While this invention has been described with reference to illustrative embodiments, this description is not intended to be construed in a limiting sense. Various modifications and combinations of the illustrative embodiments, as well as other embodiments of the invention, will be apparent to persons skilled in the art upon reference to the description. For example, in addition to the materials described above, the substrates can be formed of any suitable materials that are transparent to the considered wavelength. The phase retarder can be embodied using any combination of high and low index material with the appropriate thicknesses at a given angle of incidence. The angle of incidence of 11.7 degrees is only related to this specific example and is not a limiting feature of the invention. The number and thickness of the phase shifting coatings can be modified as a design choice without deviating from the scope of the inventive concept. Other applications and embodiments of the inventive concept will become apparent to one skilled in the art in light of the teachings provided herein. It is therefore intended that the appended claims encompass any such modifications or embodiments.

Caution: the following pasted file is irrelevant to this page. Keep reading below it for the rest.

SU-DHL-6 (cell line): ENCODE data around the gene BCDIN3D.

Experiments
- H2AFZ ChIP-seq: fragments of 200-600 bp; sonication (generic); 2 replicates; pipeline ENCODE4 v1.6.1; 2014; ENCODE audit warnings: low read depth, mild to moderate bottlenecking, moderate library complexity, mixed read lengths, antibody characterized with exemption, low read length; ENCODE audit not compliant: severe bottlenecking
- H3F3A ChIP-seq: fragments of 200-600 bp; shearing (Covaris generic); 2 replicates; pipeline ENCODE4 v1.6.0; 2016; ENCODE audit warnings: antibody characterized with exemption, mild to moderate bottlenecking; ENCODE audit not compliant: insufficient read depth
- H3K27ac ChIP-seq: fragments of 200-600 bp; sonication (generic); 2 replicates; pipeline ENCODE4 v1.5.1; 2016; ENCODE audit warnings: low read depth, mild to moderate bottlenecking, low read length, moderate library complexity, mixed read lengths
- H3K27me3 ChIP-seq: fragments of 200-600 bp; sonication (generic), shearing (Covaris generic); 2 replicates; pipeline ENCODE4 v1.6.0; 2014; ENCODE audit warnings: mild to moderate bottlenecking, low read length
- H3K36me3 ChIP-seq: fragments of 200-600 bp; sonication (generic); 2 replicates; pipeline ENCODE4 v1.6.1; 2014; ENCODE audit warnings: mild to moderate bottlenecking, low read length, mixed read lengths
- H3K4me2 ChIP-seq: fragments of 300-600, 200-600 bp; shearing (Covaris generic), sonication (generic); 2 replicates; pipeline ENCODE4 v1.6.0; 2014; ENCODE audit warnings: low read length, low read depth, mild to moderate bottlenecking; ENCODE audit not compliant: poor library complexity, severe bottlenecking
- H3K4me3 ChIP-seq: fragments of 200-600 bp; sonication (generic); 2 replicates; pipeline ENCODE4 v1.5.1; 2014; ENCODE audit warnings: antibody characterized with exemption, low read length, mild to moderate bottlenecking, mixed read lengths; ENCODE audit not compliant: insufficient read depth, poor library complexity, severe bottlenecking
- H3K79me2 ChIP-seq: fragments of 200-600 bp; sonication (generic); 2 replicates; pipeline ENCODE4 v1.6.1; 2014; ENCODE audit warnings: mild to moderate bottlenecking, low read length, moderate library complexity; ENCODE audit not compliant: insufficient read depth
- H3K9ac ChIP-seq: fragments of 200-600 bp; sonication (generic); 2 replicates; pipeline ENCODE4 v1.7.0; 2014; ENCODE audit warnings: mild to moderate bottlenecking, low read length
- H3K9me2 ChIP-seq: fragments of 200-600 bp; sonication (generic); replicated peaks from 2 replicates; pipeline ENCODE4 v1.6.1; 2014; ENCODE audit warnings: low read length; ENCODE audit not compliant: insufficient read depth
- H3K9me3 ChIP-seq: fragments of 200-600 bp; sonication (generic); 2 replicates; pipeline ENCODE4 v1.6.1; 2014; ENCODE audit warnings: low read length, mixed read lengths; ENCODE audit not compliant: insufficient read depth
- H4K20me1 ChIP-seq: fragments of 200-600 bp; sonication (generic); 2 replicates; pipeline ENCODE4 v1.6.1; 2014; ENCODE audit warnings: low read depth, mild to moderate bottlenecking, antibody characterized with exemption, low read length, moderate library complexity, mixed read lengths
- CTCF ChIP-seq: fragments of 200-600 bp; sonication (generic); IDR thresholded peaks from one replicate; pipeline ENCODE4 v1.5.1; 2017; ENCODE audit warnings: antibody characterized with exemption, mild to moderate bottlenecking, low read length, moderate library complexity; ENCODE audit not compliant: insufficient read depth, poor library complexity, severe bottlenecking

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Classifications
U.S. Classification359/489.07, 359/900, 359/580, 359/489.05, 359/489.19
International ClassificationG02B5/30
Cooperative ClassificationY10S359/90, G02B5/3083
European ClassificationG02B5/30R
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Effective date: 20060528
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Owner name: ROSE RESEARCH LLC 6009 BELTLINE ROAD, SUITE 100 LB